As part of a “diversity training” program that students participated in during orientation, freshmen attended training sessions, floor meetings and one-on-one meetings with their Resident Assistants.
The outlandish training materials distributed to RAs included suggested discussion topics and race-related definitions, chief among them: “A RACIST: A racist is one who is both privileged and socialized on the basis of race by a white supremacist (racist) system. The term applies to all white people (i.e., people of European descent) living in the United States, regardless of class, gender, religion, culture or sexuality.”
It went on: “By this definition, people of color cannot be racists, because as peoples within the U.S. system, they do not have the power to back up their prejudices, hostilities, or acts of discrimination.”
It was also suggested that RAs ask students when they first discovered their sexuality.
After the Philly-based Foundation for Individual Rights in Education wrote a letter of complaint, Delaware’s president, Patrick Harker (formerly dean of our very own Wharton), halted the program. While Harker’s actions were appropriate, it still doesn’t explain how a program such as this even was tolerated in the first place.
Even without the blatant propaganda unique to Delaware’s program, required “diversity” workshops, seminars and exercises such as these have no place in public universities. From an ideological standpoint, the content will always run the risk of political indoctrination. From a practical standpoint, such touchy-feely measures regularly backfire, deterring the very students they are targeting from serious thought and discussion on the subject.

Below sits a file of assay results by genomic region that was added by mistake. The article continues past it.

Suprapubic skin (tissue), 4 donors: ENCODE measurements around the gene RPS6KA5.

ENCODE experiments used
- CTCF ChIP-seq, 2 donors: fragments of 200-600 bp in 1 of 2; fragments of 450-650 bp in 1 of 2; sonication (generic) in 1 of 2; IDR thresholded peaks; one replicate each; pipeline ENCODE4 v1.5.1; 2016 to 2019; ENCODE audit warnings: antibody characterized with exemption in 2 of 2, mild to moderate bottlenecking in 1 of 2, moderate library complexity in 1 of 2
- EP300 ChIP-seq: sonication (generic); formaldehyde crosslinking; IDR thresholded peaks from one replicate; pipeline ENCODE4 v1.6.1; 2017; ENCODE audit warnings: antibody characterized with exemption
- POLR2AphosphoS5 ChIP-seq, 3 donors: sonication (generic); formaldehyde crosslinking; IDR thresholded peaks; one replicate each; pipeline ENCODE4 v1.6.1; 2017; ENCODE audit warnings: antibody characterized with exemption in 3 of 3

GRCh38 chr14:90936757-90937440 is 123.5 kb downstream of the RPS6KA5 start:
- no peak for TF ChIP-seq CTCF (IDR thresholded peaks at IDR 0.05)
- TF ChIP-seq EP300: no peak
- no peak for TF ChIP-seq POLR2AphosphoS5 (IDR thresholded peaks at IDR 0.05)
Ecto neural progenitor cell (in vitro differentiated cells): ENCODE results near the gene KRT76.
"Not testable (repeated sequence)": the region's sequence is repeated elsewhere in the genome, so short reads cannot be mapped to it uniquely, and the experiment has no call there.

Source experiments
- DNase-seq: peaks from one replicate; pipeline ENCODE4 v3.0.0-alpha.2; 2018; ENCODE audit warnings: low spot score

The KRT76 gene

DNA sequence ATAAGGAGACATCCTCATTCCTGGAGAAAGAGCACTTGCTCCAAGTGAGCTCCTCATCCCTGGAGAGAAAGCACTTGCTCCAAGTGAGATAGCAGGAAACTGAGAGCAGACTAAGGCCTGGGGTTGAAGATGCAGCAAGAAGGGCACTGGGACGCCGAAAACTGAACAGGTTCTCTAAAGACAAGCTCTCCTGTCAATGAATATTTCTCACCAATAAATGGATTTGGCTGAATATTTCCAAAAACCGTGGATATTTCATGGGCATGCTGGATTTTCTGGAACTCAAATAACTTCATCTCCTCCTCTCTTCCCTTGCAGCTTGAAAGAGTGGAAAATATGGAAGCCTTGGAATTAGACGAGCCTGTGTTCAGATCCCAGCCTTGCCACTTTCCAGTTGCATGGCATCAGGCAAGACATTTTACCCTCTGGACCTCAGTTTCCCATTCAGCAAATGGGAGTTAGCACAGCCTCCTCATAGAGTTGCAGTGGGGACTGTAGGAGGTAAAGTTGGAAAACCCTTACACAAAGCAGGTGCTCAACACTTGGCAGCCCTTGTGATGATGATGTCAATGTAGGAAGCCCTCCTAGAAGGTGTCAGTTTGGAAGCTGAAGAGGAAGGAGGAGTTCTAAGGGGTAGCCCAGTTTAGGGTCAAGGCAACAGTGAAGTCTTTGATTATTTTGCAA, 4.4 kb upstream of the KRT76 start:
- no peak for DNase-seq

They instead should be scrapped in favor of historical, fact-based education that is taught in the classroom by teachers, not in hallways by RAs.
By the time a teenager gets to college, he has already formed some stance on race, gender and sexuality. Some are activists, some are racists, some are apathetic. Tell a racist or someone who thinks racism doesn’t exist that he has to participate in a “diversity day” and he’ll most likely tune the whole thing out. Kids these days are stubborn.
But they are not as stubborn as their predecessors who tolerated slavery, segregation and a whole host of racist actions against a whole host of races. Presented with the right facts and sound arguments, in the correct setting, there is undoubtedly potential for effecting change in their attitudes about race.
In other words, universities looking to educate their students on racial, sexual and religious diversity should be more like Penn.
Last spring, the college approved a new U.S. Cultural Diversity Requirement for the Class of 2012. As the DP reported, the list of potential courses includes over 160 options ranging from African American history to the sociology of religion.
By encouraging students to select diversity-related classes that interest them, a student can reach conclusions on his own—conclusions arrived at by thorough review of historical or current facts and events and a balanced set of arguments.
More often that not, extensive research of the 1960s South will grant even the most stubborn of racists some perspective.
It is a noble and worthy goal for a university to educate its students beyond math, science and the prose of Plath to prepare them to be responsible citizens of the world. But a university shouldn’t dictate the exact perspective with which its students approach their global environment.
The path to enlightenment does not start with calling all white people racist or forcing an administration’s notion of “racism” down kids’ throats. It begins with cold, hard knowledge.
Though it is laudable that Harker took the correct step in halting the program, he was less than apologetic in his letter to the university on Nov. 1: “There are reasons for concern that the actual purpose [of the program] is not being fulfilled,” Harker wrote. It is not feasible to evaluate these issues without a full and broad-based review.”
Let’s only hope Harker takes a lesson from the last school he called home and the “broad-based review” concludes that this purpose is better served through a course requirement than a residential hall program.